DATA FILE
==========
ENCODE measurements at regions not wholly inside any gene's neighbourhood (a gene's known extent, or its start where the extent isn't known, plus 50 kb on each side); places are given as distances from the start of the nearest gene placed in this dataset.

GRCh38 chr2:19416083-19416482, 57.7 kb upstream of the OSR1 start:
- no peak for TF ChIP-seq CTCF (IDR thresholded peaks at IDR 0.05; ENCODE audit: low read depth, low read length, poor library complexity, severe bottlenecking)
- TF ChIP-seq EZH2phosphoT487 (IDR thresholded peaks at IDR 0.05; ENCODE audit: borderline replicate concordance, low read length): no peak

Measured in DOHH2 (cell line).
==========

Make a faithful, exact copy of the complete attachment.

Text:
ENCODE measurements at regions not wholly inside any gene's neighbourhood (a gene's known extent, or its start where the extent isn't known, plus 50 kb on each side); places are given as distances from the start of the nearest gene placed in this dataset.

GRCh38 chr2:19416083-19416482, 57.7 kb upstream of the OSR1 start:
- no peak for TF ChIP-seq CTCF (IDR thresholded peaks at IDR 0.05; ENCODE audit: low read depth, low read length, poor library complexity, severe bottlenecking)
- TF ChIP-seq EZH2phosphoT487 (IDR thresholded peaks at IDR 0.05; ENCODE audit: borderline replicate concordance, low read length): no peak

Measured in DOHH2 (cell line).